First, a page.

Chesapeake is `in a race against time'


Advocacy: Rising sea levels could mean disastrous consequences, a fact that hasn't been lost on some.

October 29, 2004|By Tom Horton | Tom Horton,SUN STAFF

This week I saw 50 years into the future of Chesapeake Bay: Bring boots.

For days, offshore winds, with a little boost from the approaching full moon, pushed tides from Long Island to Baltimore about 1.5 feet higher than predicted.

Around the lower Eastern Shore, it meant wading to take a walk and avoiding low-lying roads.

It also meant parking lots flooded, docks underwater, marshes submerged.

Some schools let out early so buses could avoid rising waters, and there were concerns about response times for fire trucks and ambulances due to the flooding.

The high water was no disaster, but not something you'd want to live with, either. At some point it struck me:

In a few more decades, days like these will be the norm.

The increase we experienced, 1.5 feet above normal, is half the rise in sea levels projected for the bay in the next century.

By 2100, everyday water levels twice as high as those of the last week will transform the nature of the bay's edge, and where we live along it.

And imagine a future Hurricane Isabel blowing in atop a sea level swollen by an additional yard.

The high water set the stage for an eye-opening presentation Tuesday at Salisbury University. Rep. Wayne T. Gilchrest hosted a screening of a film - We Are All Smith Islanders - at a forum on global warming.

A rapidly increasing sea level is the most apparent impact on the bay of our warming planet - a warming greatly exacerbated by human burning of fossil fuels.

The carbon dioxide released from coal, oil and natural gas remains in the atmosphere, trapping heat like a greenhouse.

As it warms, ocean water expands, driving up the sea level. Around the bay, the impact is even worse because the land is also sinking, still recovering from being bulged up by the pressure of glaciers to the north thousands of years ago.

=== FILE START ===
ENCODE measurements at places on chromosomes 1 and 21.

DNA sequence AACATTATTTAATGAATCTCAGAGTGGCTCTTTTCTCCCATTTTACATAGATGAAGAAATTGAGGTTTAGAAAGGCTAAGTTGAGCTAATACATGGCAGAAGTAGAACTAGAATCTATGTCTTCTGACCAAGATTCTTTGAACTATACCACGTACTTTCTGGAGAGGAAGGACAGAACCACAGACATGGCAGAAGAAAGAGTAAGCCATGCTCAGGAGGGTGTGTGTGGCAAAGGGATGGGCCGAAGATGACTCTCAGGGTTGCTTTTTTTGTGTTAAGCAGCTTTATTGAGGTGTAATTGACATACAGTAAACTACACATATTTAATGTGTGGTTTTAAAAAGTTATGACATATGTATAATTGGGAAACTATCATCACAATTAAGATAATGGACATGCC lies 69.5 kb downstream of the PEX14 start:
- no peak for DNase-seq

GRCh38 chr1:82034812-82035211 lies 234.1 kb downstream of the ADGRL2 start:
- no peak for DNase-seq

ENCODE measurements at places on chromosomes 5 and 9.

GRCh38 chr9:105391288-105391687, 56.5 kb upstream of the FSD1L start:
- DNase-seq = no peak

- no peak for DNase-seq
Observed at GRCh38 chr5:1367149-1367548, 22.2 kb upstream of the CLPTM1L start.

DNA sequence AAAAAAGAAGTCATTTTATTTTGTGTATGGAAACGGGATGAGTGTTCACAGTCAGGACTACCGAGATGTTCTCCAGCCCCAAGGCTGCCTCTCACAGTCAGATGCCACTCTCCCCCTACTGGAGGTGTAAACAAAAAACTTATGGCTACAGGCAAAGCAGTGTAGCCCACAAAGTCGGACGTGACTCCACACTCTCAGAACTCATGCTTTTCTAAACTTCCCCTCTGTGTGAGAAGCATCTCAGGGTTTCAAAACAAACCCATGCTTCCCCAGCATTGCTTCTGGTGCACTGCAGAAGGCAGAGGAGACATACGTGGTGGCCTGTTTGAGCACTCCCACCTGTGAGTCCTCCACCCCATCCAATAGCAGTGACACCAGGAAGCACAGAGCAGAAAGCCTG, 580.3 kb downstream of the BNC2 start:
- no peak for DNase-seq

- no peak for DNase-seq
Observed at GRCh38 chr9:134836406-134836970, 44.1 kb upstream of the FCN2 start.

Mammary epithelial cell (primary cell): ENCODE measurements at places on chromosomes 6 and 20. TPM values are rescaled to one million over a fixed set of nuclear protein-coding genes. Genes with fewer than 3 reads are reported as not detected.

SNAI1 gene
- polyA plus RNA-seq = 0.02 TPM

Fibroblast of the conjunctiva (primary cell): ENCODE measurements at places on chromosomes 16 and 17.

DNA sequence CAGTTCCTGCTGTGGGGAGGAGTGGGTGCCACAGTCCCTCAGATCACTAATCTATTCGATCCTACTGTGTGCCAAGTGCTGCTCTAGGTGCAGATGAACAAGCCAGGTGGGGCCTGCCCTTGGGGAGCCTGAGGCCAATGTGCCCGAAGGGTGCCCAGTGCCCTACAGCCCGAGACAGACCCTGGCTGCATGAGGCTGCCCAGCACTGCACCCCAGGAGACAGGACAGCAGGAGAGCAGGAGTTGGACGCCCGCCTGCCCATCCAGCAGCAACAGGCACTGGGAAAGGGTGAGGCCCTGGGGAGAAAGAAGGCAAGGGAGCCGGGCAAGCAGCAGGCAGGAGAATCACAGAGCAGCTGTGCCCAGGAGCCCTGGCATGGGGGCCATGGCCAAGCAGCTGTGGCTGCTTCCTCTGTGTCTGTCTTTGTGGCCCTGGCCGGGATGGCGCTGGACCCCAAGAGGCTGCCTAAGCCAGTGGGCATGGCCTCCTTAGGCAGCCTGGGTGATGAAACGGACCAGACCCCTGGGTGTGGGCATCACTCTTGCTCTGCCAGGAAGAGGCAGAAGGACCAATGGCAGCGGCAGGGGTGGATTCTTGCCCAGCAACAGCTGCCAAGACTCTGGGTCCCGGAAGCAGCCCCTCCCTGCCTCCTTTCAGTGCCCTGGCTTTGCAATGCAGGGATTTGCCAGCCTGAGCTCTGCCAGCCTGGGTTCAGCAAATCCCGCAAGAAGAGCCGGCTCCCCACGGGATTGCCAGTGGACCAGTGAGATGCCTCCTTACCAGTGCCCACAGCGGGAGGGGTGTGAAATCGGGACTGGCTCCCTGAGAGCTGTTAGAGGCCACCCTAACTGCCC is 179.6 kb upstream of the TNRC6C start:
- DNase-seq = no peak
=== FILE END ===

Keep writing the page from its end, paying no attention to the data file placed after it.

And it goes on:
Gilchrest, an Eastern Shore Republican, has become a leader in Congress on the need for the United States to join the rest of the world in reducing carbon dioxide.

"We're in a race against time," he said. "The planet is warming, and human energy needs are causing [climate] fluctuations in the last 150 years on a scale greater than anytime in the last 400,000 years."

He was joined by Mike Tidwell, a former journalist who founded the Chesapeake Climate Action Network (www.

It's a nonprofit organization dedicated to finding solutions to global warming at the state and bay-region level.

Climate Action is one of the best new groups on the bay environmental scene.

That's because energy use - its focus - cuts across every aspect of environmental health.

Reducing fossil fuel use means reducing smog, asthma, cancer, mercury poisoning and heart disease.

It means less polluting nitrogen fouling the bay. It means less traffic congestion and sprawl development as we turn to public transit and preserve the forests and farmlands whose plants remove carbon dioxide from the atmosphere.

Clean air and water, healthier humans, a greener landscape - we should be doing this even if global warming and carbon dioxide weren't concerns.

But they are huge concerns, and current U.S. energy policy is to burn more fossil fuels and subsidize their ever greater production.

Alternatives - wind energy, solar power, vehicles with high gas mileage, energy conservation, mass transit - get short shrift.

The movie, available for $10 from Climate Action, begins with Jesse Marsh, a Smith Island native, who recalls how the rising sea level has taken whole communities, like Holland Island, where his ancestors lived, and now threatens Smith.

Other interviews in the film, from farmers to health workers, bring home the impacts of "global" warming in our own neighborhoods and landscapes.

It reveals that floods and hurricanes are not the natural disasters that kill the most people. It's heat waves, which are getting worse as a result of climate change.

The Earth's average temperature has risen one degree Fahrenheit during the past century, but will warm another 3 to 10 degrees by 2100, scientists predict.

Doesn't sound alarming? During the last ice age, when glaciers stretched into Pennsylvania, temperatures only averaged 5 to 9 degrees cooler than they do now.

Even the relatively moderate sea level rise of a foot or so around the bay in the past century has had huge impacts. Half of the bay's 290,000 acres of tidal wetlands are turning into open water, and some 60,000 acres are nearly lost.

Gilchrest is exerting national leadership on the climate change issue now, and Tidwell is making the all-important connection to local impacts and solutions.

But it's an uphill fight. The same day as the Salisbury forum, which was attended by about 100 people, the Wall Street Journal carried a full-page color ad from ChevronTexaco Corp.: "We go to the ends of the earth to find cleaner energy."

The ad was about the energy giant's efforts to exploit more natural gas - with no mention of the fact that burning it pumps carbon dioxide into the atmosphere, just like burning coal and oil.

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